just making sure you are OK...and not perhaps in London on some sort of business and perhaps on one of the subway trains or the bus that were bombed.

Thank you.

Father Gregory said...

Oh, thank you Laura. I understand. We have had terrorism in Masnchester (the IRA) but I was not in London at the time. I could have been though ... I am making two trips there over the next week.

Flying_Belgian said...

I read your blog recently, and noticed your comments about Malthus.

I think in the main (as an economist) that the core ideas of Malthus have largely been discredited, because his views about population growth and its effects failed to come true. The mistake that he made was that he assumed (without much proof or foundation) that population growth would be intrsinically faster than the capacity of nature to furnish the population with food.

In fact, improvements in technology (allied with the increase in labour supply that population growth generates) meant that the ability to supply food kept up with population. Indeed, the rapid economic growth that we have seen in the past 200 years in the Western world, and consequent rise in living standards shows that humankind's ability to produce food (and anything eles) has outstripped population growth.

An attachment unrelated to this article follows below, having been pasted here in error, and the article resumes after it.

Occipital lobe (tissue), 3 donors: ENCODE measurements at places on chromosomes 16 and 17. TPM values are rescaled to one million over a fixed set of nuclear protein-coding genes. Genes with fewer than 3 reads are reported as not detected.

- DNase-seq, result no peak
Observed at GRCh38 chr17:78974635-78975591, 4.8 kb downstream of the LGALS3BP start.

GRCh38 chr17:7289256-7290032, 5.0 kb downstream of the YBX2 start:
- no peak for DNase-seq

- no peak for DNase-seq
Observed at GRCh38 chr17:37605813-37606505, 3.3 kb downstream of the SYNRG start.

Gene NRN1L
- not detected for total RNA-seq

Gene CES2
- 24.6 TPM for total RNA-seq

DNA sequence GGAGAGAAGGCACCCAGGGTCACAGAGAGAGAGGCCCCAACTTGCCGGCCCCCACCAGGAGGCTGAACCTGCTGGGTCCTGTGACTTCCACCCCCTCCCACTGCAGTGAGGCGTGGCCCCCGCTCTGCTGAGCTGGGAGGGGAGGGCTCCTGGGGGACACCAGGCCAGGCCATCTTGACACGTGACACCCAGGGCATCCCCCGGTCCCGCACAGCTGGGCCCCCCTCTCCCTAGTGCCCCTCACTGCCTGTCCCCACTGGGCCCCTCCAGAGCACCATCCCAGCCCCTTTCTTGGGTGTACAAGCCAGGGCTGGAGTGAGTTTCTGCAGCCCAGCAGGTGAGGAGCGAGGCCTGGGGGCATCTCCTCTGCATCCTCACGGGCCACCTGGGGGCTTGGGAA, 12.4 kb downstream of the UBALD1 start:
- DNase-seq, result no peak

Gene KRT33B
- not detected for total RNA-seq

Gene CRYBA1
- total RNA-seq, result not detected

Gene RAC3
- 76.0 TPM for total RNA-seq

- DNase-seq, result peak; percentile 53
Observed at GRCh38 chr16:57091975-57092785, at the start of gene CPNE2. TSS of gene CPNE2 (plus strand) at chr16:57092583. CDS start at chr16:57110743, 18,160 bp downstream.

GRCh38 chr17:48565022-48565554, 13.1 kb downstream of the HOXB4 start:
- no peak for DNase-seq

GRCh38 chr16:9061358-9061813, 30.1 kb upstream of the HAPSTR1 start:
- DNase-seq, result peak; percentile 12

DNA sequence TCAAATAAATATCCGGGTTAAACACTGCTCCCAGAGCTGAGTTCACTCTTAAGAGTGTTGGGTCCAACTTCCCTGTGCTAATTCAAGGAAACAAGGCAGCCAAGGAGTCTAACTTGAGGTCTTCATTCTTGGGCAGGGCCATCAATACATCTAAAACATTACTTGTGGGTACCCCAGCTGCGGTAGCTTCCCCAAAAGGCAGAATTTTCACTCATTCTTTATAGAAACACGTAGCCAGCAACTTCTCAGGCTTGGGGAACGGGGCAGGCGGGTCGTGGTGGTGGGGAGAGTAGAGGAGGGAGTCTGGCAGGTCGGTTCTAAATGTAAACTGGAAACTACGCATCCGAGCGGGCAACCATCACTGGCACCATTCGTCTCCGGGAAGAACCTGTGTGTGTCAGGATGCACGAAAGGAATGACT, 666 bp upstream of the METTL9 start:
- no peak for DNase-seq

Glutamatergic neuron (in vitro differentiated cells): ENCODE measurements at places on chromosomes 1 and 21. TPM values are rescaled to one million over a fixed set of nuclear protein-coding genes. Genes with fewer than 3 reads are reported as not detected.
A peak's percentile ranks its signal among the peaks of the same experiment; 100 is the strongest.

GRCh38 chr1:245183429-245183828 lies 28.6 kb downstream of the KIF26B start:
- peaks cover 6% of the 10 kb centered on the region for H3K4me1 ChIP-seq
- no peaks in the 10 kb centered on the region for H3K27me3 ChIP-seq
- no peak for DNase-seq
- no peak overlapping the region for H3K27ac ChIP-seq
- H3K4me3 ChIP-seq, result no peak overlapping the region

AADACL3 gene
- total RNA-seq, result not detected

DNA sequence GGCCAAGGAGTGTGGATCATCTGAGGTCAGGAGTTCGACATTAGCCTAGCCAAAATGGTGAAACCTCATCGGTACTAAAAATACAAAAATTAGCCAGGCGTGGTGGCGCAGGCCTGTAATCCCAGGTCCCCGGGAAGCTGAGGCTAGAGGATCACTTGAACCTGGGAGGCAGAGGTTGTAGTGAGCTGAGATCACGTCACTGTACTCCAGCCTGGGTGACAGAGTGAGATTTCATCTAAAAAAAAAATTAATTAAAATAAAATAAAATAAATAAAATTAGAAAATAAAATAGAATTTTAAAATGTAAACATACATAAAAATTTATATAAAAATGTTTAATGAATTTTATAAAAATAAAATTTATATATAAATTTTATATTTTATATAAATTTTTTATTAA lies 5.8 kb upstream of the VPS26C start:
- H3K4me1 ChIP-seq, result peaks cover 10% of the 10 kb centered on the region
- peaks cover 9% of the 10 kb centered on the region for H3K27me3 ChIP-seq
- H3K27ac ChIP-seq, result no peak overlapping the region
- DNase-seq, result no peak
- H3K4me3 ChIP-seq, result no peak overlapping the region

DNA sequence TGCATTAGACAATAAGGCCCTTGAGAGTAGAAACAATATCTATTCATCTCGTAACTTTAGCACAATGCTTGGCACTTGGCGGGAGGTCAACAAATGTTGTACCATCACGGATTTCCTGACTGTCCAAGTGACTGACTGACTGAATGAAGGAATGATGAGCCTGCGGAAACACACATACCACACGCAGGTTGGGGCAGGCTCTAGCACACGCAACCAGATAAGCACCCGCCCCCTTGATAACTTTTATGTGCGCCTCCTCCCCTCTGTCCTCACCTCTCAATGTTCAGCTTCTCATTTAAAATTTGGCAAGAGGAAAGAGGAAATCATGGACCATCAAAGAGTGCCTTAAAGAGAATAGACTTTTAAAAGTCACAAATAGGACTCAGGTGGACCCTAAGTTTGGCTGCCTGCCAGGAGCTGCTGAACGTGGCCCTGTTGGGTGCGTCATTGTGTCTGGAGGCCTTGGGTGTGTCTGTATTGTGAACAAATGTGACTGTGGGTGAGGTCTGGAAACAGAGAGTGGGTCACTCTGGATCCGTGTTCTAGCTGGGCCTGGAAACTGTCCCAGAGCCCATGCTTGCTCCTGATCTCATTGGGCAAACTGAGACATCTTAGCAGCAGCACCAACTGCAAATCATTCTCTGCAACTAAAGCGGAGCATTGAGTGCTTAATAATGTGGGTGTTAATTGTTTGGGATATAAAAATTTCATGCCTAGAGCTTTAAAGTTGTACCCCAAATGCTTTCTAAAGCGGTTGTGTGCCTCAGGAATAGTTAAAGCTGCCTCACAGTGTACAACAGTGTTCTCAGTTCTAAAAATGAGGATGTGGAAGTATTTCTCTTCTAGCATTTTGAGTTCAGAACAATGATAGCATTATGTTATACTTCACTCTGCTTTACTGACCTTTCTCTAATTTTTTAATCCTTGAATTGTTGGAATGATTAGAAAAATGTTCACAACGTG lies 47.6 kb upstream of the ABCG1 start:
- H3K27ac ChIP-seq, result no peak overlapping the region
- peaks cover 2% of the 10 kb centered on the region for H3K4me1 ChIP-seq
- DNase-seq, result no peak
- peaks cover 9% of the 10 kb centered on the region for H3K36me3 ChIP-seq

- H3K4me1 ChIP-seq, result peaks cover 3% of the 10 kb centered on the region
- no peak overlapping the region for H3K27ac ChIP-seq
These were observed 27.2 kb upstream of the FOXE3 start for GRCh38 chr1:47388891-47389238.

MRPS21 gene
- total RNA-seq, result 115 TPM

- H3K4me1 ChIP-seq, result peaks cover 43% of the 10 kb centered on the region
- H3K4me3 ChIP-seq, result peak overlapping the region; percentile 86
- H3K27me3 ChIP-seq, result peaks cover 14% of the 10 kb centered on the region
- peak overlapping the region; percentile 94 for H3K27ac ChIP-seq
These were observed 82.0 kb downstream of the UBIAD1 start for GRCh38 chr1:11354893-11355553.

Similarly, in the developing world, the problem with food is not primarily one of population growth. Rather the limited technology, institutional problems and the like mean that food does not reach the people that need it. Put another way, the world produces enough to feed its people, its just (a very big just) that it fails to allocate the resources appropriately. But this is quite separate to the problem that Malthus identified which was that the productive capacity was limited.